A personal guaranty of a commercial lease is the only means of requiring someone to pay the rent when a corporate commercial tenant defaults. Too often, a new property owner assumes a commercial lease that its predecessor failed to secure with a personal guaranty. Where there is no guarantor for the rent, a corporate commercial tenant nearing the end of its lease term, can manipulate the judicial process and landlord-tenant procedural laws to slow down collection proceedings. This enables it to profit off the leased premises and without paying a dollar of rent for the last months of the lease. That commercial tenant will even try to leverage the fact that it can get away without paying rent for those last months of the lease in an effort to negotiate better terms for a new lease.
Adam Leitman Bailey, P.C. represented a property owner who unfortunately acquired an unguaranteed corporate lease, for a bustling pizzeria business. Approximately, five months before the end of the lease term, the commercial tenant stopped paying base rent and additional rent due for real estate taxes and water charges. In month one of its default, a principal of the corporate tenant attempted to leverage its own default to negotiate a discount on the balance of the lease and a lower rent for a new term.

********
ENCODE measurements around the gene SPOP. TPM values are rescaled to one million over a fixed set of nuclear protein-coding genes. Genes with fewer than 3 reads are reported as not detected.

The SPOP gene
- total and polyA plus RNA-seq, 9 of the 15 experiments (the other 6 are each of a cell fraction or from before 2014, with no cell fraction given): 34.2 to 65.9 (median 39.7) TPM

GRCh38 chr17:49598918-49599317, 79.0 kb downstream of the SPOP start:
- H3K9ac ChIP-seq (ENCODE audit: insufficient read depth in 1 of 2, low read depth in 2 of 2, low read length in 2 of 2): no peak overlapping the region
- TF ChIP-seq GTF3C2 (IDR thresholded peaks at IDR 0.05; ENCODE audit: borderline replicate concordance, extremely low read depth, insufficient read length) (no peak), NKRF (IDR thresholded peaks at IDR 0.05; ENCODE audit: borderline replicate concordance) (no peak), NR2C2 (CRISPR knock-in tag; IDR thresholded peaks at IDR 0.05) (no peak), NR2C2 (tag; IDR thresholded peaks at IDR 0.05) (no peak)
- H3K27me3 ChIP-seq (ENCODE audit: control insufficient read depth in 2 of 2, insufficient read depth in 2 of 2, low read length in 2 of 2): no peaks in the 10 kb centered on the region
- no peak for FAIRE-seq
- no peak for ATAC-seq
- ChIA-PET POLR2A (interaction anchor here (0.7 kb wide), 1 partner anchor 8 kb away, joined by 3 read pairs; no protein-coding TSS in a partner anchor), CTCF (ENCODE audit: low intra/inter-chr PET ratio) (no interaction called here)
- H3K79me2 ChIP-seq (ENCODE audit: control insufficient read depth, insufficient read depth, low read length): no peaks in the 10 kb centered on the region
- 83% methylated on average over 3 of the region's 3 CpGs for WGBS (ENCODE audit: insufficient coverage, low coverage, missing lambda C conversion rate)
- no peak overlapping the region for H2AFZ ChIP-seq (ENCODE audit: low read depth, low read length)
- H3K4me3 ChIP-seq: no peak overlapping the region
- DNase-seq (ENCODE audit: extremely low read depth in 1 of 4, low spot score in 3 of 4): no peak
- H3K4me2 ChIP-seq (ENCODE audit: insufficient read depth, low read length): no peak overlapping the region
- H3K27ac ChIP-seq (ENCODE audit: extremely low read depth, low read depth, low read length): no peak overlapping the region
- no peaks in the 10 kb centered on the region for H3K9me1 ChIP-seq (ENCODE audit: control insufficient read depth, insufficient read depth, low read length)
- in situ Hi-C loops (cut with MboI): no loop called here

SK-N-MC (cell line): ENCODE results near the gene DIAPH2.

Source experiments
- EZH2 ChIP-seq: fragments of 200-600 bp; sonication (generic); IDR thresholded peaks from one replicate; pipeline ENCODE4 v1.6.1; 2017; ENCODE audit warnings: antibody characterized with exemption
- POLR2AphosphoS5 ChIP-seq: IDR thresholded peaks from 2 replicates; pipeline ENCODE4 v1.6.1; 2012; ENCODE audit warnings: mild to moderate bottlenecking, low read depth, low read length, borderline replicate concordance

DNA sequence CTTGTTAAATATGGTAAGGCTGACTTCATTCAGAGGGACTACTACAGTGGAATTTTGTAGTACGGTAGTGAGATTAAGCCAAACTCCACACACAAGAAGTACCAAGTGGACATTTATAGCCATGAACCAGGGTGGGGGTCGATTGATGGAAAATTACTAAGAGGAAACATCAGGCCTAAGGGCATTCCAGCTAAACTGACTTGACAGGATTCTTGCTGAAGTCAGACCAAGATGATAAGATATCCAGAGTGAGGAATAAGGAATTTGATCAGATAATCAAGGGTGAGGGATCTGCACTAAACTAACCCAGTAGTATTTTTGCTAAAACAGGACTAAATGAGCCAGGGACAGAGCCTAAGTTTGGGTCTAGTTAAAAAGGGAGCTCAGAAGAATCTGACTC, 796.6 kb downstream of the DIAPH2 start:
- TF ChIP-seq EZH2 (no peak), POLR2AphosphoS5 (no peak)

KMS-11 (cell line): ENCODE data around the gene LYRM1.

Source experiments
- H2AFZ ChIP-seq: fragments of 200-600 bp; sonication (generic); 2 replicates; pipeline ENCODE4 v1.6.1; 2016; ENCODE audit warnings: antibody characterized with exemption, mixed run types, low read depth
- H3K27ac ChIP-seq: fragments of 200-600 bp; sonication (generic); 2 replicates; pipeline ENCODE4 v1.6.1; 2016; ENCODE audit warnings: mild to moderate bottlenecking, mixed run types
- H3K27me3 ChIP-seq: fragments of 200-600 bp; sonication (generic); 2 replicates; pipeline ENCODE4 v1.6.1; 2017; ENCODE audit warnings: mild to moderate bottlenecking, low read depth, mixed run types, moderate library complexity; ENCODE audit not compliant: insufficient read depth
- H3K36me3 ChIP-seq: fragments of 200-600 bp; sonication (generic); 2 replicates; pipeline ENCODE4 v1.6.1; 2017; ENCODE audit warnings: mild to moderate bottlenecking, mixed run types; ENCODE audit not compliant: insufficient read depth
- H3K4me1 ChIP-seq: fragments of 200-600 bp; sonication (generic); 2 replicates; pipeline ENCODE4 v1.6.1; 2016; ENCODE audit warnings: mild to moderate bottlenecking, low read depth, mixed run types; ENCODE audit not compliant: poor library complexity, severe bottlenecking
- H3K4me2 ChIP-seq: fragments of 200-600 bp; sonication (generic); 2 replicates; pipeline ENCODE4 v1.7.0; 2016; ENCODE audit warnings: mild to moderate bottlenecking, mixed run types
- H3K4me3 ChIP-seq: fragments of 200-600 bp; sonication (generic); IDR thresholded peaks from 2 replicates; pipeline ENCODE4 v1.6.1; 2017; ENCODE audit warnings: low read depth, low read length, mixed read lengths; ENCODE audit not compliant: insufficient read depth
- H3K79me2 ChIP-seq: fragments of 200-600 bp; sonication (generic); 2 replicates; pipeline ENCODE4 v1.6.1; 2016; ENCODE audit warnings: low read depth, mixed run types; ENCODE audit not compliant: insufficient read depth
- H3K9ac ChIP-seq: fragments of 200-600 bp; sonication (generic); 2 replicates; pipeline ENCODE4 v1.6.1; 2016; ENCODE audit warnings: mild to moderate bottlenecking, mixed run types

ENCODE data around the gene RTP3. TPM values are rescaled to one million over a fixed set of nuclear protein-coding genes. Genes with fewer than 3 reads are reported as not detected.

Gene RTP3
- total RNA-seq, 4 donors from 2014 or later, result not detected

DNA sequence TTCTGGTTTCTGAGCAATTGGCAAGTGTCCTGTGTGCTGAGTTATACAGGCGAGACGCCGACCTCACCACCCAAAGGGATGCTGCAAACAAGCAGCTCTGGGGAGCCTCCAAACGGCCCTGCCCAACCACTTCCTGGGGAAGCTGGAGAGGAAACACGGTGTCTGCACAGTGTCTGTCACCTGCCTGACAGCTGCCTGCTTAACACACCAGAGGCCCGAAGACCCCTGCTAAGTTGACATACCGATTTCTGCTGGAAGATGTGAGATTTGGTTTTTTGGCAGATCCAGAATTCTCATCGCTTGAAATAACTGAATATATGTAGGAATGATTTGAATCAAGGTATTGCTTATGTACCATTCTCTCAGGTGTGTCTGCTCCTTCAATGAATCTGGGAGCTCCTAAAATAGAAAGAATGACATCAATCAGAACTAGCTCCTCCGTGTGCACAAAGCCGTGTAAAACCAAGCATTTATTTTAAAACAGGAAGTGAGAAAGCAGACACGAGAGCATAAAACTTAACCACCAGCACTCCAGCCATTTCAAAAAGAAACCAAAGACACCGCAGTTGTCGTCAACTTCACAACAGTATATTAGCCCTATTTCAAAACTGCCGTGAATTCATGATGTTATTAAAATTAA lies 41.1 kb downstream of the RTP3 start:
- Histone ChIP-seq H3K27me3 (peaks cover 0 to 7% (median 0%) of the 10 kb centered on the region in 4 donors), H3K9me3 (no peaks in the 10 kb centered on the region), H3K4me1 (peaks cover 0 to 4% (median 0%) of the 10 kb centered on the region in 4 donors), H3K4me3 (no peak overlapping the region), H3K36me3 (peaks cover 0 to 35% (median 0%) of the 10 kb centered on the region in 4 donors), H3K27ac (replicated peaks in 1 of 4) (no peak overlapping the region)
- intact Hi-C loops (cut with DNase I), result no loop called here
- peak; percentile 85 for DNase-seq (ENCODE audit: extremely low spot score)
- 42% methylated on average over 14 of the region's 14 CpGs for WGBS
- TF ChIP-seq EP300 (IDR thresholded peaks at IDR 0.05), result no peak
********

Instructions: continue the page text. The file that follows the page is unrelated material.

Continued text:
Adam Leitman Bailey, P.C. immediately commenced a nonpayment proceeding and fast tracked it through the statutorily prescribed lengthy procedure by staying one step ahead in the process, preparing and serving notices the instant the law allowed and vigorously advocating and convincing judges that the tenant was using the judicial process to keep the business open while not paying a single dollar in rent. Ultimately, the landlord secured a money judgment for the arrears and guided the client on commencing enforcement proceeding which resulted in the client’s recovery of arrears at 100% with reimbursement of legal fees.
On the first day following the expiration of the lease, we commenced a holdover proceeding. After oral argument, the Court ordered judgment in favor of our client and issuance of a warrant of eviction. In the end, the new owner without a personal guaranty of its commercial lease collected the rent owed and evicted the tenant.
The landlord was represented by Carolyn Z. Rualo, Esq. and Christopher E. Halligan, Esq.